Over the past 3 or so years, healthcare advancement has been at the forefront of the media, with fast work developing vaccines and hard work reducing hospital times. AI has come to revolutionise this industry, along with practically every other. The benefits of new technologies within medical organisations today are becoming more and more evident, with even the government releasing an article about AI at the front of the COVID-19 crisis.
AI in healthcare may be revolutionary, but it does also pose a lot of threats. Cybersecurity is a crucial part of the healthcare industry with over half of healthcare organisations worldwide suffering from ransomware attacks in 2021. AI is so advantageous to these companies that there is a new thin line between security and progression.
The accelerated progression that AI brings to healthcare is supreme. AI can understand genetics and medical history to determine what a patient may be predisposed to: “Deep learning models can analyse scans and X-rays to diagnose patients with 90% accuracy“. This speeds up wait times and hospital trips significantly, whilst helping the doctors gain a thorough understanding of the diagnosis.
AI is also being used to test how chemicals might interact, this helps to develop new medicine by running experiments quickly and cost-effectively. These discoveries can now take less than a day; an article about AI in healthcare describes the supercomputers that predict effective medicines through their database of molecular structures and disease.
AI also helps with administration, including data entry and organisation tasks. These systems are now “helping consolidate records and make them more accessible while saving time for hospital staff. Doctors and nurses can then find relevant information faster and spend more time helping patients.”
These are all very clear and note-worthy advantages, but there is also the consequence of increased risk. The data required for all of these tasks that the AI systems can undertake in minutes is vast. This data is bound to be attractive to cybercriminals and faces a large risk of breaches.
Nurses and Doctors need quick and easy access to files and resources – however, secure data will, in the meantime, be challenging to access quickly.
Medical record information is private and sensitive with no exceptions. Because of this, companies will face huge legal repercussions if there is a leak in data. The more that AI is used to generate solutions, the more it becomes likely hackers may come and “poison” the data to produce false readings and results, leading to medical errors which threaten people’s survival.
There are a few ways Healthcare can Secure the future of AI, these include; Better Data Stewardship, Stricter Access Controls, Employee Training, Monitoring and Security.
Data Stewardship is “the management and oversight of an organization’s data assets to help provide business users with high-quality data that is easily accessible in a consistent manner.” By securing the data in the algorithms used for AI within the healthcare sector, we will begin to strengthen the system as a whole. There are two ways of De-identification in The US Health Insurance Portability and Accountability Act (HIPAA): Expert Determination and Safe Harbor.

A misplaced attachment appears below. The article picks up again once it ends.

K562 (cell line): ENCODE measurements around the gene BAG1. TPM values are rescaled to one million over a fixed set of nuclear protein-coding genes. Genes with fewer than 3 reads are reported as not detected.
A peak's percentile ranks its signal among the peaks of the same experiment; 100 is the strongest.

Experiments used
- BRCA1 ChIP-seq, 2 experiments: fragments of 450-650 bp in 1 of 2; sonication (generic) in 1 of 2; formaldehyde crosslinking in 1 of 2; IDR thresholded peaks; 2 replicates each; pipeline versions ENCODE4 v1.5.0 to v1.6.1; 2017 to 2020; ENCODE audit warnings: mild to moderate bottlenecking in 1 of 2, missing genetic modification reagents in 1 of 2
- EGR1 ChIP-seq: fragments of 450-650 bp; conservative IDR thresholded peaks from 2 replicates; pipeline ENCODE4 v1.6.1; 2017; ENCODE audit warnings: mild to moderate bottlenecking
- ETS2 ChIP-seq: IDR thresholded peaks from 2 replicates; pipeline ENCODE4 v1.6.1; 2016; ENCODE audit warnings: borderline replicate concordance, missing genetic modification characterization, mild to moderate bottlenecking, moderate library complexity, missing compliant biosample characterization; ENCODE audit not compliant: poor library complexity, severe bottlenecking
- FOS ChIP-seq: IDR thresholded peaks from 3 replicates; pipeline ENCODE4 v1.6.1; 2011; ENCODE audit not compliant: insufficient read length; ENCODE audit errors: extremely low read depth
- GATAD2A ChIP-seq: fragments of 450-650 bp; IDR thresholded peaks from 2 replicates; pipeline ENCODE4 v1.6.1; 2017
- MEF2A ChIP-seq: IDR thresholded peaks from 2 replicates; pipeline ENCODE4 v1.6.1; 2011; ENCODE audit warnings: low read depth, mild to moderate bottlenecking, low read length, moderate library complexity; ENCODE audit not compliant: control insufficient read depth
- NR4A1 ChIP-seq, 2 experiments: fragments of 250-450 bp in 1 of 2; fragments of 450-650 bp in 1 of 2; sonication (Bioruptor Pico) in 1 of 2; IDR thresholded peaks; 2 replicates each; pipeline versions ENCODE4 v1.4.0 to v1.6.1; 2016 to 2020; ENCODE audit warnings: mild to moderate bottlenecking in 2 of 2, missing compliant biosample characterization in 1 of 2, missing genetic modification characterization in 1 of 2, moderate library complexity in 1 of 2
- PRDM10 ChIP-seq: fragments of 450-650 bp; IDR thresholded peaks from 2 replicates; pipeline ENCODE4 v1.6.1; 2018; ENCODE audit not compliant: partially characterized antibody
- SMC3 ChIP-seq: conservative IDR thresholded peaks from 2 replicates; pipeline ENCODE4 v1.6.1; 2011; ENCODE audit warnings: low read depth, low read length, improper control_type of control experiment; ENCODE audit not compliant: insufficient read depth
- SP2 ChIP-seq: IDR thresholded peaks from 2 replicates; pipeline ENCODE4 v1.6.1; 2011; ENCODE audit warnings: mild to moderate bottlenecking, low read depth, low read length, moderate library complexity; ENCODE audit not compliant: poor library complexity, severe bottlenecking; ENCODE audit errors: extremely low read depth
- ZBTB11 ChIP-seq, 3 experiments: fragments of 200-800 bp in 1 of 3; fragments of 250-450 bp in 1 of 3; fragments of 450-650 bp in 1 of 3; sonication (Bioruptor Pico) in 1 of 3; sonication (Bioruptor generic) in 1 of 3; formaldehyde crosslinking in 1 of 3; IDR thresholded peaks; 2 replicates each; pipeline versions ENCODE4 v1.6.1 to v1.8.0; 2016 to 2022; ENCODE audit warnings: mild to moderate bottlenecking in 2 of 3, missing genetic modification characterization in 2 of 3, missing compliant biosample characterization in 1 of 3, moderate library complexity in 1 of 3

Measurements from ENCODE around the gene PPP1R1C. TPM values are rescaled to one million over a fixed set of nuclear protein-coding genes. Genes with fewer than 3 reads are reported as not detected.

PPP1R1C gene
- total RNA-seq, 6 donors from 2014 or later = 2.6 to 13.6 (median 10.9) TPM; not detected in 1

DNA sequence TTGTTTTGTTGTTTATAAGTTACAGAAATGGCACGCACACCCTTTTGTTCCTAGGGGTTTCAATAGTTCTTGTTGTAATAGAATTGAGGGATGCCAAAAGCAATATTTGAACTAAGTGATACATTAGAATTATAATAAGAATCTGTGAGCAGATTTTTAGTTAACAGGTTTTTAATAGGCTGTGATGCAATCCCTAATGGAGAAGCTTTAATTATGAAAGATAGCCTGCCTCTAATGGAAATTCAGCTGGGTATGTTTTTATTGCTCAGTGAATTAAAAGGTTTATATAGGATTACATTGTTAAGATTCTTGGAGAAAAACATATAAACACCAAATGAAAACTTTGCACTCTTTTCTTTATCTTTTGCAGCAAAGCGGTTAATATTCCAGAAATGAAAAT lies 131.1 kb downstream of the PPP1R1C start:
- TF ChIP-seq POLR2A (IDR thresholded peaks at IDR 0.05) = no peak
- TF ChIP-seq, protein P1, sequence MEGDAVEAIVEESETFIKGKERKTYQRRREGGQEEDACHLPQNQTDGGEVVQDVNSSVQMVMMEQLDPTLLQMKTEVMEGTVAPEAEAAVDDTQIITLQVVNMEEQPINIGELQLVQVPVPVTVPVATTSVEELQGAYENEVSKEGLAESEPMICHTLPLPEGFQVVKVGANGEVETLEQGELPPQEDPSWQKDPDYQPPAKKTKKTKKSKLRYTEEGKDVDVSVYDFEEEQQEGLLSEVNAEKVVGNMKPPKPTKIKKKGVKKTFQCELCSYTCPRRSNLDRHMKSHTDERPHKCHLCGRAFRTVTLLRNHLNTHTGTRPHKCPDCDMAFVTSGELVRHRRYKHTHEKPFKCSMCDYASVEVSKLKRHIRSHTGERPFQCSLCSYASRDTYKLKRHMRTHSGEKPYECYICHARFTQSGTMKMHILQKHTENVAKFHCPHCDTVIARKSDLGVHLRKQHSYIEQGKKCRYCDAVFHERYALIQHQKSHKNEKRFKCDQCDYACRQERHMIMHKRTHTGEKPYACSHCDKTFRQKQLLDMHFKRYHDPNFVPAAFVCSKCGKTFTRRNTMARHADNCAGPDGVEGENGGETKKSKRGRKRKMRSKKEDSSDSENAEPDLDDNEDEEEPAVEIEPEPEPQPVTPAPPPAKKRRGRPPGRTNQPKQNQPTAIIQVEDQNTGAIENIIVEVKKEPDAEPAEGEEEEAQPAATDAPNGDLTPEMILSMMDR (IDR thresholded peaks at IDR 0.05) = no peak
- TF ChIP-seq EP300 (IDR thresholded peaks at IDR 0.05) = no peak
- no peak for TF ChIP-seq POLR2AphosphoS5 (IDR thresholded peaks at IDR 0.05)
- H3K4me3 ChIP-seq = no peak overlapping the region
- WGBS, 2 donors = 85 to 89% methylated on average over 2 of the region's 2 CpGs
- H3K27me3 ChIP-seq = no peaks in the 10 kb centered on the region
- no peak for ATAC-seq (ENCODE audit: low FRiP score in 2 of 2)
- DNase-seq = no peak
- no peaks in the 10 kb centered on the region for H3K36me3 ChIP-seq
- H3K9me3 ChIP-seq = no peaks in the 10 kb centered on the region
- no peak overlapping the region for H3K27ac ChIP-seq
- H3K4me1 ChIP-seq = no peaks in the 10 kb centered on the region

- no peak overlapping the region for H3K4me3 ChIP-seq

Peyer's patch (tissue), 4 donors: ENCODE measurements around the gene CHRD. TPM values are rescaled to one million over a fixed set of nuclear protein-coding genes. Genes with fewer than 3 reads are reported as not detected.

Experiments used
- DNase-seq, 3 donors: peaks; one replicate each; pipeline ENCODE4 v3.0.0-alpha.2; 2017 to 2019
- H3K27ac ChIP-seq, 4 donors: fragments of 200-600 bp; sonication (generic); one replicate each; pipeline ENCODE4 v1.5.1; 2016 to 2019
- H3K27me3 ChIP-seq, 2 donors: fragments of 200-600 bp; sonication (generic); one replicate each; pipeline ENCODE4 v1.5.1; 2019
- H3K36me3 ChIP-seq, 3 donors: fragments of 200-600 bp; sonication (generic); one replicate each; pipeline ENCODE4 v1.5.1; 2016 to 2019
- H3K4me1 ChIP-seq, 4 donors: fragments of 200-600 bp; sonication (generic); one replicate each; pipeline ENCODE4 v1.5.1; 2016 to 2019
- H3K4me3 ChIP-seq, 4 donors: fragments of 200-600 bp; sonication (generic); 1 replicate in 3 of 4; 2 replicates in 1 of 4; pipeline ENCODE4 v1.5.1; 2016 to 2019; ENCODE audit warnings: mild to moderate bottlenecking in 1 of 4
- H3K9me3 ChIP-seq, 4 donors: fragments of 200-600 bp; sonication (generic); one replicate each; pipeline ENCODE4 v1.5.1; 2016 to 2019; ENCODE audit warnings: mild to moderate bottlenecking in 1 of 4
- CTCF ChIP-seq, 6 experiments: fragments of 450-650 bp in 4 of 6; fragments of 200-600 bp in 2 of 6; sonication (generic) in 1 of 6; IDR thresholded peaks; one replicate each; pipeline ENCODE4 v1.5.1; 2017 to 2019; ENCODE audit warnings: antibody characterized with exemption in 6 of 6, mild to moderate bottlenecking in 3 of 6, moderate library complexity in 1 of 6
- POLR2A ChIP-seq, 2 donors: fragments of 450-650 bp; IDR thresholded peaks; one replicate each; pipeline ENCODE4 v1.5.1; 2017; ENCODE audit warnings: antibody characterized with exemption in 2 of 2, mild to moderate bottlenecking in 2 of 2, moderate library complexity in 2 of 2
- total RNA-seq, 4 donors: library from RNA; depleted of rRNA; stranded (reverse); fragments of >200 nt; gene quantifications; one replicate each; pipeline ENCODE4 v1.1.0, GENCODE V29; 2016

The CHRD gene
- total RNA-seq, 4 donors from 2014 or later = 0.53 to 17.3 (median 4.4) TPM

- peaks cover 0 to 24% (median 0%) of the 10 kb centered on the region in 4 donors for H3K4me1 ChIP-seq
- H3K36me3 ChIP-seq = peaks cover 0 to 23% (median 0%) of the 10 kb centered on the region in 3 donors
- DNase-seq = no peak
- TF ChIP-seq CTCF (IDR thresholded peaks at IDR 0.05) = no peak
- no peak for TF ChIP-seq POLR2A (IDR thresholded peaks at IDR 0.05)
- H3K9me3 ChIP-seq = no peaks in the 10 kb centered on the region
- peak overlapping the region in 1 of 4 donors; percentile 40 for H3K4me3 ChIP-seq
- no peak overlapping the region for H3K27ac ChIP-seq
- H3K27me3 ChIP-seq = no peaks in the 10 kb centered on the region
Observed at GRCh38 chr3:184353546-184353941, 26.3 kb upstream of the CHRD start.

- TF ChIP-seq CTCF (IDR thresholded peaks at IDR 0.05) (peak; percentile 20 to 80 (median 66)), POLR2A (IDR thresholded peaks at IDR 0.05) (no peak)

Using either of these in an AI algorithm will help to ensure errors or breaches don’t expose sensitive patient data. Organisations should regularly clean their data and encrypt databases to reduce the risk of hacking.
Access must be restricted, this helps to reduce data leaking. The best way to tackle this is to follow the Least Privilege Principle. Privilege should only be given to those who need it to complete a task. If a person doesn’t need access to the information they should not be given the right to have access to it. This is otherwise seen as a “need to know” rule that helps to reduce the number of paths that lead to sensitive information. To keep these platforms and data secure, businesses must regularly change their passwords and implement Multifactor Authentication.
Human error produces the majority of data breaches in the healthcare sector, the best way to get around these mistakes is to train employees on how best to use the system, to avoid data breaches. There should be regular cyber security training and an understanding of the importance of this practice among staff members. The training should include demonstrating the importance of password management and explaining to staff the privilege access theory.
Monitoring should be put into place to look for suspicious activity. If the systems are being monitored there will be a faster response rate to an attack. AI can be used for this to provide 24-hour support that would be otherwise difficult for IT staff to work. AI can detect potential breaches a lot faster and contain them before there is any significant damage.
The wealth of information that AI can store and produce for us every day is incredible. When used in the medical sector, it has such great powers and an ability to help to develop support and healthcare solutions for patients and staff. The risks and challenges that come with storing the data from these aids are a challenge that as a society we haven’t faced in such extremes ever before. “Every two days now we create as much information as we did from the dawn of civilization up until 2003” So we are bound to face challenges when it comes to storing and ensuring cyber security on that data. It is important that we begin to understand the most sensitive ways of accessing data and protecting it before it unintentionally gets into the wrong hands.
“Deep learning models can analyse scans and X-rays to diagnose patients with 90% accuracy”